• SOH (View, 1981)
  • Nutty On Willisau with Tony Coe (hatART, 1984)
  • Live at Roccella Jonica with Norma Winstone, Kenny Wheeler, Paolo Fresu, John Taylor, Paolo Damiani (Ismez/Polis Music, 1985)
  • Tomorrow Is Here Jazzfest Berlin 1985, Live from the Philharmonie (Dossier, 1986)
  • The Glider & The Grinder with Philipp Wachsmann (Bead, 1987)
  • Live in Roccella Jonica 1986 with Palle Mikkelborg, Charlie Mariano, Paolo Damiani, Tiziana Ghiglioni (Ismez/Polis, 1987)
  • Bodies with Claudio Fasoli, Mick Goodrick, Palle Danielsson (New Sound Planet, 1990)
  • Explore with Stefano Battaglia (Splasc(h), 1990)
  • In the Evenings Out There with Paul Bley, Gary Peacock, John Surman (ECM, 1993)
  • Tony Oxley Quartet (Incus, 1993)
  • Sulphur with Stefano Battaglia, Paolino Dalla Porta (Splasc(h), 1995)
  • The Enchanted Messenger (Soul Note 1995)
  • Deep with Ekkehard Jost, Reiner Winterschladen, Ewald Oberleitner (Fish Music, 1997)
  • Soho Suites (Recordings from 1977 & 1995) with Derek Bailey (Incus, 1997)
  • Digger's Harvest with Alexander von Schlippenbach (FMP, 1999)
  • Papyrus Volume I with Bill Dixon (Soul Note, 1999)
  • Papyrus Volume II with Bill Dixon (Soul Note, 1999)
  • Triangular Screen (Sofa, 2000)
  • Berlin Abbozzi with Bill Dixon, Matthias Bauer, Klaus Koch (FMP, 2000)
  • Floating Phantoms (a/l/l, 2002)
  • GratHovOx with Frank Gratkowski, Fred Van Hove (Nuscope, 2002)
  • S.O.H. Live in London with Alan Skidmore, Ali Haurand (Jazzwerkstatt 2007)
  • The Advocate with Derek Bailey (Tzadik, 2007)
  • Tony Oxley/Derek Bailey Quartet (Jazzwerkstatt, 2008)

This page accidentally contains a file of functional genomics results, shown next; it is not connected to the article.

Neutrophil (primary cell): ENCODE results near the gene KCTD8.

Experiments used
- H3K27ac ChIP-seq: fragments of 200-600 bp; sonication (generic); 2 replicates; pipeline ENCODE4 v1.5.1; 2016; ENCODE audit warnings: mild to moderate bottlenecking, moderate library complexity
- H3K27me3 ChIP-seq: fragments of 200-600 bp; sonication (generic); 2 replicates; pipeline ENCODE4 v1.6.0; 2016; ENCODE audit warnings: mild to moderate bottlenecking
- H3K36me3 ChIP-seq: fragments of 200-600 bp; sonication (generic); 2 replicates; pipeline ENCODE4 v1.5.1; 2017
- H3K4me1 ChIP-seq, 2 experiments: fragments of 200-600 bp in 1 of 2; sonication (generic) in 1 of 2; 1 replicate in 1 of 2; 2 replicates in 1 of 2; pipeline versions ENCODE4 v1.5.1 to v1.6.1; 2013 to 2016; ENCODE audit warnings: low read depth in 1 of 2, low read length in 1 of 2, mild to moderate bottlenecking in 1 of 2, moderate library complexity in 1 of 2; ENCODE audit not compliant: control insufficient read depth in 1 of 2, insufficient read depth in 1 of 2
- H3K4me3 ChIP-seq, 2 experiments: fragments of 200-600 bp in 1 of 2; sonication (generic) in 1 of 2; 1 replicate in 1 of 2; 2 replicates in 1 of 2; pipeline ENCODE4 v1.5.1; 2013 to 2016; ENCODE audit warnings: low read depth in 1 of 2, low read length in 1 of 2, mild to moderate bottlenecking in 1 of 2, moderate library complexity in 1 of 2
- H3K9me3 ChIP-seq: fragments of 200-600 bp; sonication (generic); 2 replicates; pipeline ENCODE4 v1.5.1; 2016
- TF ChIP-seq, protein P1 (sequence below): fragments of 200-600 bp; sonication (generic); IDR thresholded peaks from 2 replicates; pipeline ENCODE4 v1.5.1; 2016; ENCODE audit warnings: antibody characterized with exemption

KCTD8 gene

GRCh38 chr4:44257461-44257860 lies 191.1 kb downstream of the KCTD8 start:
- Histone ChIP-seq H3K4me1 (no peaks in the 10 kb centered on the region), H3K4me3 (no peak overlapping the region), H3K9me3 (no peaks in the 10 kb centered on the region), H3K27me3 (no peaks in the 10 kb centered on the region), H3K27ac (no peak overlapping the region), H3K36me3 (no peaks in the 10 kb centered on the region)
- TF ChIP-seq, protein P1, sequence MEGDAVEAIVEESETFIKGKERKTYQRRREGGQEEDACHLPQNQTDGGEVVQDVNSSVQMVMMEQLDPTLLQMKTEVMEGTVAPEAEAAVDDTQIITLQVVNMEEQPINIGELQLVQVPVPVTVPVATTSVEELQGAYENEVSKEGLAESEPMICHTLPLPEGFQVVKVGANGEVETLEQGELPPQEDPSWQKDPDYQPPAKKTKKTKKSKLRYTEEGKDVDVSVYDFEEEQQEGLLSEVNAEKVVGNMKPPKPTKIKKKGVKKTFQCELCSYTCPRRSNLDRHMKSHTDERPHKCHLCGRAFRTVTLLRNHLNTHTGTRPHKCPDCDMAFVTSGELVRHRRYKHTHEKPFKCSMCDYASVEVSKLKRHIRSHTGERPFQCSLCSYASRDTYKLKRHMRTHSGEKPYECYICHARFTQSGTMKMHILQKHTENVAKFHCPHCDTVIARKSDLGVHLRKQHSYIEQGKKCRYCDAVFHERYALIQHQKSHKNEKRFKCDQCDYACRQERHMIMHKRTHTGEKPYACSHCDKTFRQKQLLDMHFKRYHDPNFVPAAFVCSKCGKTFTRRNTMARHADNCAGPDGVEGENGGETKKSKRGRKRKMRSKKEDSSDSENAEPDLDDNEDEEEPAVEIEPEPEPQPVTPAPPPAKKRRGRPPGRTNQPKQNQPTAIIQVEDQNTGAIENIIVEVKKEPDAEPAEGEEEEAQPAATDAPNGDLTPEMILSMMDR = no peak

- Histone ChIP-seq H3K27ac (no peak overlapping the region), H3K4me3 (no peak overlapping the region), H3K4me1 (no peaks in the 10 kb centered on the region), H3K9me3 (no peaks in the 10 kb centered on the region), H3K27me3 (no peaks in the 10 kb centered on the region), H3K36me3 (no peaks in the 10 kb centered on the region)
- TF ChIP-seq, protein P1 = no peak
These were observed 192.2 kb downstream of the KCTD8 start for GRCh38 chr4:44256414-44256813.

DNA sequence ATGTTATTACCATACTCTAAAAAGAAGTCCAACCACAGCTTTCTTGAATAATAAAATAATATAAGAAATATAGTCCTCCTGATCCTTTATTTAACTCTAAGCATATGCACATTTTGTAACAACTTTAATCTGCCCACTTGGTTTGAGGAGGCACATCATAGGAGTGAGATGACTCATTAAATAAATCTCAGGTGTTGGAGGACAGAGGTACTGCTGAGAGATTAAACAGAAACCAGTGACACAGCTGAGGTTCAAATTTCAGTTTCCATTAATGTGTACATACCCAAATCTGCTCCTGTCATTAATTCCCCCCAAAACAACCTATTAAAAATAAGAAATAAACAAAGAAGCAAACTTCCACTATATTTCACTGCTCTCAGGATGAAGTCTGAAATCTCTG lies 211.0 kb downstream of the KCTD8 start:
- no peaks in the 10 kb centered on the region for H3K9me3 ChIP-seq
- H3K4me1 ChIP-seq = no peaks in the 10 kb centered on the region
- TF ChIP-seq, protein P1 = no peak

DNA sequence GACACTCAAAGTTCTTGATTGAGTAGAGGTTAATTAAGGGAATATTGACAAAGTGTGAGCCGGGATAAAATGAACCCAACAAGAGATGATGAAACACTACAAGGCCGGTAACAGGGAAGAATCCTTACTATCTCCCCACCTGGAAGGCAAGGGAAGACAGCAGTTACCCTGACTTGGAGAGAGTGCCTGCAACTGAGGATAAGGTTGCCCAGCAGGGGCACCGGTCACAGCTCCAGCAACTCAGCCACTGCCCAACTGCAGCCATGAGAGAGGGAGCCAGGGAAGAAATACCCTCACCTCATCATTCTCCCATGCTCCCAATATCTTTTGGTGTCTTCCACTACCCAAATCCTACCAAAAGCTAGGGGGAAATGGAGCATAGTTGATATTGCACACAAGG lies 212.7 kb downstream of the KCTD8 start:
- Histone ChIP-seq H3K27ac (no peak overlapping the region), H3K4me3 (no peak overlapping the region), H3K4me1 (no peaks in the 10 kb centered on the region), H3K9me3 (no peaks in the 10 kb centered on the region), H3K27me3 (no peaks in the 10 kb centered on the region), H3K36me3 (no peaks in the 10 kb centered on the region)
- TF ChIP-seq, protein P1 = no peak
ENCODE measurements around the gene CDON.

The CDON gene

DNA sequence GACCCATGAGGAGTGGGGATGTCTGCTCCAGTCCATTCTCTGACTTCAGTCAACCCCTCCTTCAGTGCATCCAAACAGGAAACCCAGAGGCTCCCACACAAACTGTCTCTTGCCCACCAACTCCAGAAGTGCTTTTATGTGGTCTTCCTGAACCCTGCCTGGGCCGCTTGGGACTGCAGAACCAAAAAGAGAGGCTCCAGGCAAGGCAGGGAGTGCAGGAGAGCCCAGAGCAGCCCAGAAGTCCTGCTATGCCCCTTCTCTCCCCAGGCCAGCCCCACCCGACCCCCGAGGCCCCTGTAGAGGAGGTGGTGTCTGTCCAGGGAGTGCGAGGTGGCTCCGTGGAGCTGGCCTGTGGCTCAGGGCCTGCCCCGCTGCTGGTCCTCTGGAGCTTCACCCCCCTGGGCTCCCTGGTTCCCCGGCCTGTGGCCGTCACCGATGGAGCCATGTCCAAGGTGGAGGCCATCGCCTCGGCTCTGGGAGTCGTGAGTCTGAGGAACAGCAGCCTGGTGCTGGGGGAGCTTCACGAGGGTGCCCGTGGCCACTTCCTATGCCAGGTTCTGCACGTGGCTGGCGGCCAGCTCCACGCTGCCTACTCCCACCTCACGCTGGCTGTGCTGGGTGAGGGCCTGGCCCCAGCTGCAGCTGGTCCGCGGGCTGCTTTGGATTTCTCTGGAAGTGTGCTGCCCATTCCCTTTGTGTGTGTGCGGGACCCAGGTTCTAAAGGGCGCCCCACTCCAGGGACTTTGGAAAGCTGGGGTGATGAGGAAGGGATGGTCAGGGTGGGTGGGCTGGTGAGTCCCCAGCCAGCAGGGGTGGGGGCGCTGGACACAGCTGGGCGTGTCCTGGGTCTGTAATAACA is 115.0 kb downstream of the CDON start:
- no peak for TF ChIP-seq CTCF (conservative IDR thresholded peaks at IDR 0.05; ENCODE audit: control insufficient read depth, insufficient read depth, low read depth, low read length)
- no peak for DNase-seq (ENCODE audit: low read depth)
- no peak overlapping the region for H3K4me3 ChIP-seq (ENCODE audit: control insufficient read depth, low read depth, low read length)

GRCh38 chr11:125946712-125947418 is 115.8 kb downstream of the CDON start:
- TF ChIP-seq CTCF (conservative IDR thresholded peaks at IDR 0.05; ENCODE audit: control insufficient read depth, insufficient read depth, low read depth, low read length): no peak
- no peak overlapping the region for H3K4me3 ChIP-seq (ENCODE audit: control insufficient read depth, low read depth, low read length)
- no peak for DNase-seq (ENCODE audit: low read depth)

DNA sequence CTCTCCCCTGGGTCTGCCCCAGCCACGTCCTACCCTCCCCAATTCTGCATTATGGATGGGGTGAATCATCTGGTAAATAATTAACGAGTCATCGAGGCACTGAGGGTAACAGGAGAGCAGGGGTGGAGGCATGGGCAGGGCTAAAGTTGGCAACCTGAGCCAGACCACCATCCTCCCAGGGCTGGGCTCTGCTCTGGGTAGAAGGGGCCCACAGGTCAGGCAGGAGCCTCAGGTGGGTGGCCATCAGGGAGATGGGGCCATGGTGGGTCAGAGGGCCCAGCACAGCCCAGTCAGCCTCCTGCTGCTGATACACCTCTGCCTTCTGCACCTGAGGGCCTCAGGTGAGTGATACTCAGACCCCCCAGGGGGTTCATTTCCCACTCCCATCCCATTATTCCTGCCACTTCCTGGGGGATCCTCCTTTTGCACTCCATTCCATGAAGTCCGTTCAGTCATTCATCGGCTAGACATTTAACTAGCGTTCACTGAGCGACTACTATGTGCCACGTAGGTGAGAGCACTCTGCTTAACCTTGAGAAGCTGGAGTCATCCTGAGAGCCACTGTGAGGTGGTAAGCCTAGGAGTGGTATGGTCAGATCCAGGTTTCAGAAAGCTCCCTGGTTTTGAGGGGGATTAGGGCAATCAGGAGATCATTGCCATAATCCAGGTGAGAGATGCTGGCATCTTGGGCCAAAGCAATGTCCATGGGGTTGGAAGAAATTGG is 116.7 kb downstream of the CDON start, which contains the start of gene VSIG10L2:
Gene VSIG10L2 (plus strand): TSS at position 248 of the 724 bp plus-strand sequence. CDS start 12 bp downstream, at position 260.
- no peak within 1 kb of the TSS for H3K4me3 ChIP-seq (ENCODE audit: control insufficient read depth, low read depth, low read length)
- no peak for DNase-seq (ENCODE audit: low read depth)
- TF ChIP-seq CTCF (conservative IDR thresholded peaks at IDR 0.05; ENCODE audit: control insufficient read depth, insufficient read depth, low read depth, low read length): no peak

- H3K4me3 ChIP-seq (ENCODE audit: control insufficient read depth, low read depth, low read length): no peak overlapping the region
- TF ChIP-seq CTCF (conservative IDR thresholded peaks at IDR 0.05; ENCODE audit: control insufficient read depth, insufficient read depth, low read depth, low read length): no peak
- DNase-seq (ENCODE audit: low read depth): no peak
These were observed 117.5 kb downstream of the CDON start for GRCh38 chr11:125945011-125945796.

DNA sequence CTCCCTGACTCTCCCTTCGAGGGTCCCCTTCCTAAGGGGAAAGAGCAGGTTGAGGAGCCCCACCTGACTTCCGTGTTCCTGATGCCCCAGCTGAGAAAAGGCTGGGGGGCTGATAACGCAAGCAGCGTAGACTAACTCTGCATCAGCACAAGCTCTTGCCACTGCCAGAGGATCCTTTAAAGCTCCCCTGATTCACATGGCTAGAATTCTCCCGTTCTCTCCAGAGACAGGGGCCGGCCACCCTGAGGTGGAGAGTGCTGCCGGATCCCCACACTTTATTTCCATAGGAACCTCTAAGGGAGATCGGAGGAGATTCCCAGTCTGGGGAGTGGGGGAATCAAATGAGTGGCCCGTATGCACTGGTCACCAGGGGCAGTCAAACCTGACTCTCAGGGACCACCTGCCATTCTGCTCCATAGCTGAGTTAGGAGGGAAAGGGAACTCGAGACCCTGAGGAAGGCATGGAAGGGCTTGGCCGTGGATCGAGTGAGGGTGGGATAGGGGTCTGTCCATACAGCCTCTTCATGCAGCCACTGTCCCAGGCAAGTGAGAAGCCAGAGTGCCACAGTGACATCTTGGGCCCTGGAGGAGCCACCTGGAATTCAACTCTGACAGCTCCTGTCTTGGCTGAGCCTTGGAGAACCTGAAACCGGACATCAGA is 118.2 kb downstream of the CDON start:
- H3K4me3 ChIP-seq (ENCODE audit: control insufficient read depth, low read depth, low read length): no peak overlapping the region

• Live at Jazzwerkstatt Peitz with Conny Bauer, Gianluigi Trovesi, Dietmar Diesner (Jazzwerkstatt 2008)
  • Improvised Pieces for Trio with Sebastiano Meloni, Adriano Orru (Big Round, 2010)
  • A Birthday Tribute – 75 Years (Incus, 2013)
  • Beaming (Confront Recordings, 2020)

With The Quartet

  • Dedications (Konnex, 1984)
  • Relation (Konnex, 1985)
  • Interchange (Konnex, 1986)
  • Live (Konnex, 1987)

As guest[edit]

With Gordon Beck

  • Experiments with Pops (Major Minor, 1968)
  • Gyroscope (Morgan, 1969)
  • Seven Steps to Evans - A Tribute to the Compositions of Bill Evans (MPS, 1980)[4]
  • When Sunny Gets Blue (Spring '68 Sessions) (Turtle, 2018)

With Bill Dixon

With Barry Guy/London Jazz Composers Orchestra

  • Ode (Incus, 1972)
  • Stringer (FMP, 1983)

With Joseph Holbrooke

  • ' 98 (Incus 2000)
  • The Moat Recordings (Tzadik, 2006)

With Rolf Kühn

  • Devil in Paradise (BASF, 1971)
  • Going to the Rainbow (BASF, 1971)

With Howard Riley

  • Flight (Turtle, 1971)
  • Synopsis (Incus 1974)
  • Overground (Emanem, 2001)

With Tomasz Stańko

With John Surman

With Cecil Taylor

With others[edit]

Notes[edit]

  1. ^ a b c d Car, Ian; Fairweather, Digby; Priestley, Brian (2004). The Rough Guide to Jazz, 3rd Edition. p. 601.
  2. ^ Cox, Christop; et al. (2004). Audio Culture: Readings in Modern Music. p. 257.
  3. ^ Brennan, Gerald E. "Tony Oxley Biography".
  4. ^ "MPS". Mps-music.com. Retrieved 26 March 2020.

References[edit]